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Species Guide

White-bellied Heron

Ardea insignis

The White-bellied Heron, also known as the Imperial Heron or Great White-bellied Heron, is a majestic bird species that graces the eastern Himalayan foothills. With its impressive stature, it stands as the second-largest heron, exhibiting a predominantly dark grey plumage contrasted by a white throat and underparts. The heron's regal presence is further accentuated by long, silvery or whitish plumes that adorn the rear crown and lower foreneck.

Identification Tips

To identify this heron, look for its uniform dark grey upperparts and white underwing coverts, which starkly contrast with the dark grey flight feathers when in flight. The rump appears pale grey, and the bird's face is greenish-grey. Its bill, measuring between 15.2 and 17.6 cm, is black with greenish hues near the base and tip. The legs and feet are a dull grey, and the iris ranges from yellow to ochre. Juveniles can be distinguished by their browner upperparts and paler bill and legs.


The White-bellied Heron favors the undisturbed rivers and wetlands nestled within the tropical and subtropical forests of the eastern Himalayas. It is particularly drawn to the low elevation riparian environments below 1,700 meters, where it can be found in the Sankosh River basin and its tributaries.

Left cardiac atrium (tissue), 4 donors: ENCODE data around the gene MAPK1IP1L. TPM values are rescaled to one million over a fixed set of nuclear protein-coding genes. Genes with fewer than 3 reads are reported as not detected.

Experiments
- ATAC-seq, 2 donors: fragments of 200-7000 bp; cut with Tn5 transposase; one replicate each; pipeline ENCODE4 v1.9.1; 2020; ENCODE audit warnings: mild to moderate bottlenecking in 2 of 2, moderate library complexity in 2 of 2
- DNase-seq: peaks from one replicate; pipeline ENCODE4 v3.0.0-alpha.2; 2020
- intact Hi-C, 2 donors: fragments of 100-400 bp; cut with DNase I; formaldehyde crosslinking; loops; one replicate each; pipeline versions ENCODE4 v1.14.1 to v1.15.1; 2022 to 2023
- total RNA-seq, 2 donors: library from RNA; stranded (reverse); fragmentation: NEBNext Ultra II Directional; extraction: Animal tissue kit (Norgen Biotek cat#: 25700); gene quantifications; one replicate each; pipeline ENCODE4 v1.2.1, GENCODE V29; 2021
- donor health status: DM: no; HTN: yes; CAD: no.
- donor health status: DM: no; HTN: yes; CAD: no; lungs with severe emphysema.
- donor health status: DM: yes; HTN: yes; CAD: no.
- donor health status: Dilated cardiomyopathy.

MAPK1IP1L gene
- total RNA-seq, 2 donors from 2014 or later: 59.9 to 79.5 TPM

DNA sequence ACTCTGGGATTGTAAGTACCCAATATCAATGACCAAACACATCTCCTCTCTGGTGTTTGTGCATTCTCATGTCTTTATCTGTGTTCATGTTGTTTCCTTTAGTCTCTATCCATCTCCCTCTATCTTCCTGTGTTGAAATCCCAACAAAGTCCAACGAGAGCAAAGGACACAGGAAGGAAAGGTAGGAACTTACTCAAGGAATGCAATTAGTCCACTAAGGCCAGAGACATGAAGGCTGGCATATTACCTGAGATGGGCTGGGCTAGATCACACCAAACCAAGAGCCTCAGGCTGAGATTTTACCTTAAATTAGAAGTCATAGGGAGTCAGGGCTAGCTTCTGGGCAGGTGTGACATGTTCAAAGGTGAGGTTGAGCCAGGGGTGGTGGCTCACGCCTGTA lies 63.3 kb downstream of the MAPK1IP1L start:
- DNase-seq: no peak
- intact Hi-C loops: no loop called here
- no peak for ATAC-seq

This heron's range extends from northeast India and Bhutan to northern Myanmar. Notable refuges and breeding sites include Bhutan's Sankosh and Mangdechhu river basins, Kaziranga National Park in Assam, Pobitora Wildlife Sanctuary, and Namdapha National Park in Arunachal Pradesh. Sightings have also been reported along streams in the Hkakabo Razi landscape of northern Myanmar.


The White-bellied Heron exhibits a deep croak when disturbed and is known to call during the early morning and late night hours, particularly before sunrise. It roosts for extended periods during the day on various substrates, such as sandy patches, rocks, logs, and trees. At night, it adopts a sleeping posture with its head pressed against its breast. Adults typically roost alone, while juveniles may roost in pairs.

Song & Calls

The heron's call is a distinctive deep croak, described as "ock ock ock ock urrrrrr," which resonates most frequently before dawn and occasionally late at night.


Breeding occurs in the Sankosh and Mangdechhu river basins, with nests constructed in trees like chir pine, champak, and bayur at elevations ranging from 400 to 1,430 meters.

Diet and Feeding

The diet of the White-bellied Heron consists primarily of Schizothorax carps throughout the year, supplemented by brown trout in spring and Garra fish species in summer. It prefers foraging in shallow river sections, ponds, pools, and island edges.

Conservation status

The White-bellied Heron is classified as Critically Endangered, with a global population estimated at fewer than 300 mature individuals. It faces threats from habitat loss, human disturbance, and habitat degradation due to agricultural expansion, settlement growth, resource harvesting, and poaching. Conservation efforts include legal protection in India and Myanmar, and the successful captive hatching and release of a heron in Bhutan's Punakha District.

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White-bellied Herons on Birda

A map showing the sighting location
Hemant Kirola
13 Apr 2023 - 11:17am

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